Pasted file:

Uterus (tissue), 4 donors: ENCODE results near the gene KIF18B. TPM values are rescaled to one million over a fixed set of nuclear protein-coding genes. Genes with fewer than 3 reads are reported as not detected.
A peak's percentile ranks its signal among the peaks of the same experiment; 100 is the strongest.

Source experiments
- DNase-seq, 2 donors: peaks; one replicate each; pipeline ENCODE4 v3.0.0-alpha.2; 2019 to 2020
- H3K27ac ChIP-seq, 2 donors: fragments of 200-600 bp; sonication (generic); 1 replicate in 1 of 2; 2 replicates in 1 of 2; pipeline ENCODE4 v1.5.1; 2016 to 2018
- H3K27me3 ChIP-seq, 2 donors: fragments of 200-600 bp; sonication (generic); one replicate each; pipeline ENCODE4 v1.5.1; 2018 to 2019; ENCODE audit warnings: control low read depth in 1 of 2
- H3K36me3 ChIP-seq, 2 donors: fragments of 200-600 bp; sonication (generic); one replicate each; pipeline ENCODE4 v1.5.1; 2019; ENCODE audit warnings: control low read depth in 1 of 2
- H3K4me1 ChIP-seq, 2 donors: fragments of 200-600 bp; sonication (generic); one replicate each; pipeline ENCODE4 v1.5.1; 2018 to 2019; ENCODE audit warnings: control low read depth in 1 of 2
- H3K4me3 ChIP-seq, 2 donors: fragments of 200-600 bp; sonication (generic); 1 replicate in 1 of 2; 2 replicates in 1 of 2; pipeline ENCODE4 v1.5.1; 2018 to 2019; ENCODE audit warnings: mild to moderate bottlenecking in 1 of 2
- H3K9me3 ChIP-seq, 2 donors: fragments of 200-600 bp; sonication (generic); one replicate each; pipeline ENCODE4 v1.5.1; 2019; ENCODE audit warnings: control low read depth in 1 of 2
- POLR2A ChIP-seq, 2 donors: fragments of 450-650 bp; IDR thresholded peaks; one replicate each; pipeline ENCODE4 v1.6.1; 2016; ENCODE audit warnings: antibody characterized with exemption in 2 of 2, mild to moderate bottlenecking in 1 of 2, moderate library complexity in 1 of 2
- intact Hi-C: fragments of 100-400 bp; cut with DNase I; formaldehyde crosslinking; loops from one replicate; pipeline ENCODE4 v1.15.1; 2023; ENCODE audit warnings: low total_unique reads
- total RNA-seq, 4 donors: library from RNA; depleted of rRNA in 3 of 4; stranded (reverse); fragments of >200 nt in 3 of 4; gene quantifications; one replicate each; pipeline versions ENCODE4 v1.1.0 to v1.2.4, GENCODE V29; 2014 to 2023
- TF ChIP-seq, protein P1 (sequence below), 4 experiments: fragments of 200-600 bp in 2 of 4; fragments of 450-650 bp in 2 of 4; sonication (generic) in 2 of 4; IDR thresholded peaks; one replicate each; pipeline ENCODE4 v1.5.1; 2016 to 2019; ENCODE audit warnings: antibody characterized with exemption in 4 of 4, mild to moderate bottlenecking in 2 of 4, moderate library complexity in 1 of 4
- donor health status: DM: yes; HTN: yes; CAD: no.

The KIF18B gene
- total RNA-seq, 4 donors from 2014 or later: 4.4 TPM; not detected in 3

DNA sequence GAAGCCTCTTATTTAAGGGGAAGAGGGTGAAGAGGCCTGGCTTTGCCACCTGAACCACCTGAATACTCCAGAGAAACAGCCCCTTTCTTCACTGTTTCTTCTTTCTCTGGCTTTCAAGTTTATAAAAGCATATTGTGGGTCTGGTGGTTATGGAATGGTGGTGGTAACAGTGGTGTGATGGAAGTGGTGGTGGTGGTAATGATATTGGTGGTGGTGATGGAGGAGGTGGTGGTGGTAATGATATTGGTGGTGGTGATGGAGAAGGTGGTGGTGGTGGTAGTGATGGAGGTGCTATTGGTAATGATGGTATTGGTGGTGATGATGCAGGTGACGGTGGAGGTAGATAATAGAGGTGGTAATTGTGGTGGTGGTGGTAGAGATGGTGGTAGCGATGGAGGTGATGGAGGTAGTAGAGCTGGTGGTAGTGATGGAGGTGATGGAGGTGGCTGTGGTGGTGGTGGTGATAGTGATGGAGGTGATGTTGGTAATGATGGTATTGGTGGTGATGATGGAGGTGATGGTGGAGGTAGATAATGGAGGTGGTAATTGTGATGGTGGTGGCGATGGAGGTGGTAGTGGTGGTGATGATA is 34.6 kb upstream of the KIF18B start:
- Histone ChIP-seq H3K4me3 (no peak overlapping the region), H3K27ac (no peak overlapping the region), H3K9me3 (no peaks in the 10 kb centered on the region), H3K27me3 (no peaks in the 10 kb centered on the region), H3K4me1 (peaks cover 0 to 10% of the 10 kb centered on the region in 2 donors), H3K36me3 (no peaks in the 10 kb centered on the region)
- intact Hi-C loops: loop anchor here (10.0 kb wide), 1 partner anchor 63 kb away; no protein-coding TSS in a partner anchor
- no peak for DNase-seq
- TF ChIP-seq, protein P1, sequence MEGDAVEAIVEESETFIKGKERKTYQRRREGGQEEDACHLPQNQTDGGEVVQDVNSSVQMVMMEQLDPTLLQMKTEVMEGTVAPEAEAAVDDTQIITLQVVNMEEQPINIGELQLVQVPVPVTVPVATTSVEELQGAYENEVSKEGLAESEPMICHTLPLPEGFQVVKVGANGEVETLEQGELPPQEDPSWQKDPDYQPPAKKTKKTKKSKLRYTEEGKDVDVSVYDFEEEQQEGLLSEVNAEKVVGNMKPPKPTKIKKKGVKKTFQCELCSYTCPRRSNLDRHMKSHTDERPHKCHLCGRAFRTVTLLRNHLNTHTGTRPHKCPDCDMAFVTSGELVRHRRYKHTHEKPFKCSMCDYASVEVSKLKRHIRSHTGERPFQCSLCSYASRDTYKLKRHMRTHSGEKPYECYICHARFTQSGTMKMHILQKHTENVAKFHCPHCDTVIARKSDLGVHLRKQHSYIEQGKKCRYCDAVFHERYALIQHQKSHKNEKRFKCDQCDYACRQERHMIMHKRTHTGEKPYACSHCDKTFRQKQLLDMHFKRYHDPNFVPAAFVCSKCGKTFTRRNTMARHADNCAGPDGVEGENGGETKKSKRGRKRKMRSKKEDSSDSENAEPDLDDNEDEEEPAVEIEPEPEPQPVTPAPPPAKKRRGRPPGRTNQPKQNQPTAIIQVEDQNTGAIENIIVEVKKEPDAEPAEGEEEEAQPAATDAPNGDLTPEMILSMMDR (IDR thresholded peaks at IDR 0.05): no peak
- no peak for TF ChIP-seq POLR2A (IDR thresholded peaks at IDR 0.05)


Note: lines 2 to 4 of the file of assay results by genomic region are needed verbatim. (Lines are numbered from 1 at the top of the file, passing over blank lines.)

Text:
A peak's percentile ranks its signal among the peaks of the same experiment; 100 is the strongest.

Source experiments
- DNase-seq, 2 donors: peaks; one replicate each; pipeline ENCODE4 v3.0.0-alpha.2; 2019 to 2020